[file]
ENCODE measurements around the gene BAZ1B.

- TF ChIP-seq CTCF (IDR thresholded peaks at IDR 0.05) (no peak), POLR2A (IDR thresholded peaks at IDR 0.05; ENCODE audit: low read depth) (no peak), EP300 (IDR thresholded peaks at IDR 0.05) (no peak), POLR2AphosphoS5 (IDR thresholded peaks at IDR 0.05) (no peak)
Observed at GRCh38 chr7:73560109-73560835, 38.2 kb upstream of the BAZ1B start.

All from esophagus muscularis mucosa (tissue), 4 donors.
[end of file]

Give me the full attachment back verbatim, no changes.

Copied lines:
ENCODE measurements around the gene BAZ1B.

- TF ChIP-seq CTCF (IDR thresholded peaks at IDR 0.05) (no peak), POLR2A (IDR thresholded peaks at IDR 0.05; ENCODE audit: low read depth) (no peak), EP300 (IDR thresholded peaks at IDR 0.05) (no peak), POLR2AphosphoS5 (IDR thresholded peaks at IDR 0.05) (no peak)
Observed at GRCh38 chr7:73560109-73560835, 38.2 kb upstream of the BAZ1B start.

All from esophagus muscularis mucosa (tissue), 4 donors.